On 23 Tahsas 1917 (December 1924) and with the consent of Leul Ras Tafari there began the printing of a weekly magazine bearing the title Berhanena Selam .The new publication appeared every Thursday. The first copy of the magazine was presented to the Emperor, who received it with pleasure and other copies were similarly distributed among the officials attending the event, who read it eagerly. The name “Berhanena Selam” was also adopted by the printing press. The newsboys began their work of distribution on horseback, at 7 in the morning. The paper was printed and distributed freely among readers for nearly a month in order to make it popular. Then it was put on regular weekly sales to both subscribers and the general public alike. The establishment of Berhanena Selam Printing Press (the then name) was among the key factors that made it possible for ancient Ethiopia to take the leap forward into this modern age.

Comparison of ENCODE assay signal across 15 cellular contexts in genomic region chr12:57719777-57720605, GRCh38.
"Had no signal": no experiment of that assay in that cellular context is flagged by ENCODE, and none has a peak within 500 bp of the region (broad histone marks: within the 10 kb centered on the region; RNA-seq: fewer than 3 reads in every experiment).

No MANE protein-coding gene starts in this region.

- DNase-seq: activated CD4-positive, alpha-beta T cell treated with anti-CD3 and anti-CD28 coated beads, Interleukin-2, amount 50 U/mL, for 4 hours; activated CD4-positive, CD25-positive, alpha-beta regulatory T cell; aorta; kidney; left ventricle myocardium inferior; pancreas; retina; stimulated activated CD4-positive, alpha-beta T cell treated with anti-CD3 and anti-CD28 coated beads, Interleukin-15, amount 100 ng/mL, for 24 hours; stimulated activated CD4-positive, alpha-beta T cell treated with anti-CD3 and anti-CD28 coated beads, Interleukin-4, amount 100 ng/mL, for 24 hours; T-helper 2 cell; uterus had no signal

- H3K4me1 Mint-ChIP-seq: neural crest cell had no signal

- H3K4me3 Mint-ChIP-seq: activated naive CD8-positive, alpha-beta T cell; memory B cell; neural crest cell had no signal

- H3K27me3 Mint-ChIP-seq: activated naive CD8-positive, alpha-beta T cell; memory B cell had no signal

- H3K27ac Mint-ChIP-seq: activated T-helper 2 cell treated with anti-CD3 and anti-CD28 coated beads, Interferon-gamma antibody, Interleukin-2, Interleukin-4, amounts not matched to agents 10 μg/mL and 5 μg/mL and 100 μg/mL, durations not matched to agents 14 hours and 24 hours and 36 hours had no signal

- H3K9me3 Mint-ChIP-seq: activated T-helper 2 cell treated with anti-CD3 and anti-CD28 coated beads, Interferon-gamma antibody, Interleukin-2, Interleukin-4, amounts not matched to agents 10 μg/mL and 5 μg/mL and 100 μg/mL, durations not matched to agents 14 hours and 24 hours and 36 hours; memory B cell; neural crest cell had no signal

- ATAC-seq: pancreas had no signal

When it was first set up, 9 decades ago, the printing press was originally designed to carry on the printing of religious books. At that time books on religious subjects were the only works sought by churches and other individual readers. These books had to be produced as manuscripts and, this was a laborious task, the people who where engaged in this work were few. It took a long time for the books to be available and were expensive to buy. At the beginning, Berhanena Selam was mainly engaged in the printing of religious books, produced in both Ge’ez and Amharic versions and which were sold at reasonable low prices, thus minimizing the problems previously encountered, the press also entered into the printings of various forms and records for use by public and private organizations as well as news papers. With further improvements in its organization the printing press succeeded in offering the nation the services expected of it. Starting with humble beginnings using hand operated machines, with very few impressions per hour and a staff of 7-12 persons, the printing press has now grown into a modern complex employing around 810 people operating modern web offset printing machines one of which can produce 30,000 copies of a 32-page newspaper in an hour.